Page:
CMO Issues Global Health Message

Peter Russell

July 22, 2019

The welfare of people in the UK was dependent on an internationally 'joined up' approach to health, England's outgoing Chief Medical Officer (CMO) said.

In her final annual report, Prof Dame Sally Davies said infectious diseases "do not recognise borders".

She also advocated looking beyond the traditional health sphere to consider other factors that could endanger health, such as pollution, the spread of misinformation, antimicrobial resistance (AMR), and unhealthy foods.

After 9 years as CMO, Prof Davies is taking up a new role as master of Trinity College, Cambridge, in October.

A Weak Link Anywhere 'Risks Our Security'

Her report emphasised that a sole focus on domestic health ran the risk of failing to control global threats. Prof Davies said: "What is clear, is a weak link anywhere in the world risks our security. But actually, there's so much more that we need to continue working on: sustainability, and mutuality.

"We can learn together. Being engaged in global health is something we do well and I'm very proud of. We must continue."

Increasing levels of non-communicable diseases globally could undermine health systems in lower- and middle-income countries, the report warned. This could jeopardise poorer countries' ability to meet the needs of their populations and effectively engage in infectious disease control.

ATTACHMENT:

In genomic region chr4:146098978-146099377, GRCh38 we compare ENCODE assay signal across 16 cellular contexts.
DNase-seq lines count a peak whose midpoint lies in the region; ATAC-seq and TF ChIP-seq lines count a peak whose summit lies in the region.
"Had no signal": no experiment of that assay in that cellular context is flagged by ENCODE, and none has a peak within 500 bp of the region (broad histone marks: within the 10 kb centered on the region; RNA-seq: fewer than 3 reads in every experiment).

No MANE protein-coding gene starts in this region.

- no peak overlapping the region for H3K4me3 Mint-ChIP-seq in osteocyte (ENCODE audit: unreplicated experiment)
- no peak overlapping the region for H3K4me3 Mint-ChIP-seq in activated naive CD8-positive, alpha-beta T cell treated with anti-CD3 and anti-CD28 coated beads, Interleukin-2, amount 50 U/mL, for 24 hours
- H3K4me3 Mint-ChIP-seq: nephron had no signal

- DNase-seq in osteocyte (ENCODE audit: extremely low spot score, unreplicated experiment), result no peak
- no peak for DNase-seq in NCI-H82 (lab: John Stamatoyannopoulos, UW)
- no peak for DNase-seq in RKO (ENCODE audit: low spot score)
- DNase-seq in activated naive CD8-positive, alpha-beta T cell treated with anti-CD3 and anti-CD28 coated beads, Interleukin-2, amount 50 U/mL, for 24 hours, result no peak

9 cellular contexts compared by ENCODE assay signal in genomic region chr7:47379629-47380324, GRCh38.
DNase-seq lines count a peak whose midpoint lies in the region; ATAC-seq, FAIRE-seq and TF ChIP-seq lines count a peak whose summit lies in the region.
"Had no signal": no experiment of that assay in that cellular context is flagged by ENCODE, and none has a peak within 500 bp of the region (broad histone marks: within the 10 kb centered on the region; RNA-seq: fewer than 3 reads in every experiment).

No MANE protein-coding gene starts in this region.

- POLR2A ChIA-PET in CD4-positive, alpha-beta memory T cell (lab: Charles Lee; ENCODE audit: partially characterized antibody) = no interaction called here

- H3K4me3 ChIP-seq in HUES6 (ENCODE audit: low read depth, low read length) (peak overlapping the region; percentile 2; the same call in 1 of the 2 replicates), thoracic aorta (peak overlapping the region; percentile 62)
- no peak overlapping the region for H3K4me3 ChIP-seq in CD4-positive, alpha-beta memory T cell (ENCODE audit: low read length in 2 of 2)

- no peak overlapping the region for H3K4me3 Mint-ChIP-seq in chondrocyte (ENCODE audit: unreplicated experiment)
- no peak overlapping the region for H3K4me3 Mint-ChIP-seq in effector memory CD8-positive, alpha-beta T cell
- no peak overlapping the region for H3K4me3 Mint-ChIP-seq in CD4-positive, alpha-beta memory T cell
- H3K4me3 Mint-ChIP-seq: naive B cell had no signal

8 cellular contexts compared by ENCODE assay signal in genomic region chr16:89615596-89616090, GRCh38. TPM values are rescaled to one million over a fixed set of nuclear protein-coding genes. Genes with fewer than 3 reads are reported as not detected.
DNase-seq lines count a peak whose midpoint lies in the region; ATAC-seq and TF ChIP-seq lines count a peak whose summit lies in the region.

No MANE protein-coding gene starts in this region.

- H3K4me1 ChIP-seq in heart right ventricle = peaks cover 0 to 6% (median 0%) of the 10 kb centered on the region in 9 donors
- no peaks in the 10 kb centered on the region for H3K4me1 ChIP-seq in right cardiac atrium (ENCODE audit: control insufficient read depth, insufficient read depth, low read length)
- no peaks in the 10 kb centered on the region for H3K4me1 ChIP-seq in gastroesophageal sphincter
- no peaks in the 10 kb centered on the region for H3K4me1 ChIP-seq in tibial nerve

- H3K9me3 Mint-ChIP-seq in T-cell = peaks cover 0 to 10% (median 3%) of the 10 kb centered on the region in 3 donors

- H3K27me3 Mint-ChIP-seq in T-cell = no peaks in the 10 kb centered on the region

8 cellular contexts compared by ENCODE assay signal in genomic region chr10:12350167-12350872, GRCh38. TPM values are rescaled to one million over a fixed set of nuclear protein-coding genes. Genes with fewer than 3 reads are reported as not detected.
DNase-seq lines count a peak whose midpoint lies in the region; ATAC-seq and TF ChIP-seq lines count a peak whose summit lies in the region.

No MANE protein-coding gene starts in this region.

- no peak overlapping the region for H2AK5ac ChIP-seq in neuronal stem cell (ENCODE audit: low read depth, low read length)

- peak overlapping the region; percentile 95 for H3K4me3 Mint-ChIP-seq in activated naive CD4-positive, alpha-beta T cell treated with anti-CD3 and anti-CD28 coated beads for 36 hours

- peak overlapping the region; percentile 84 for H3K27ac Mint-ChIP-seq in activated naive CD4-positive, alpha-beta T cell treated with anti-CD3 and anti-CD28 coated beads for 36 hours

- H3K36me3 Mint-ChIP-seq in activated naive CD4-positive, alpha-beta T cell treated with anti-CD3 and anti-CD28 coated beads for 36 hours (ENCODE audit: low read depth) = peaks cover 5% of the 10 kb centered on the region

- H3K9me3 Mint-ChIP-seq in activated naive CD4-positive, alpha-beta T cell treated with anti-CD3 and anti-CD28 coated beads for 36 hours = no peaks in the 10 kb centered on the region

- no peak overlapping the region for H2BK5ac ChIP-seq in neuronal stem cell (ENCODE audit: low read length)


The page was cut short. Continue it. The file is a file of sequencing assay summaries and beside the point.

Prof Davies cited last year's monkeypox outbreak in the UK – the first cases of the disease outside the African continent since 2003. She said that UK collaboration with the Nigerian Centre for Disease Control helped to contain and manage the situation.

Global Aid

The UK's current commitment to spend 0.7% of gross national income on aid was "an extremely important part of our global influence and engagement" and must continue, Prof Davies said.

"We should invest in systems and solutions that contribute to making health more equitable, secure and sustainable," she said. "What we learn abroad will improve our NHS and support our domestic efforts to make sure no one in the UK is left behind."

The report also called for more government support for the health and science sector.

Prof Davies warned that AMR posed a "grave threat" to modern medicine. She said she was "delighted" to move to her new role as the UK Special Envoy on AMR where she promised to build on the "global momentum" on the issue.

The report, which is primarily aimed at government, regulators, policy-makers, and healthcare professionals, was accompanied by a collection of letters from key world health leaders about the state of global health, accompanied by Prof Davies' replies.

In a tweet, Matt Hancock, Secretary of State for Health and Social Care, thanked Prof Davies for her "impeccable service" as CMO.

Prof Chris Whitty, Chief Scientific Adviser for the Department of Health and Social Care (DHSC), will succeed Prof Davies as CMO, and the UK Government's Chief Medical Adviser.

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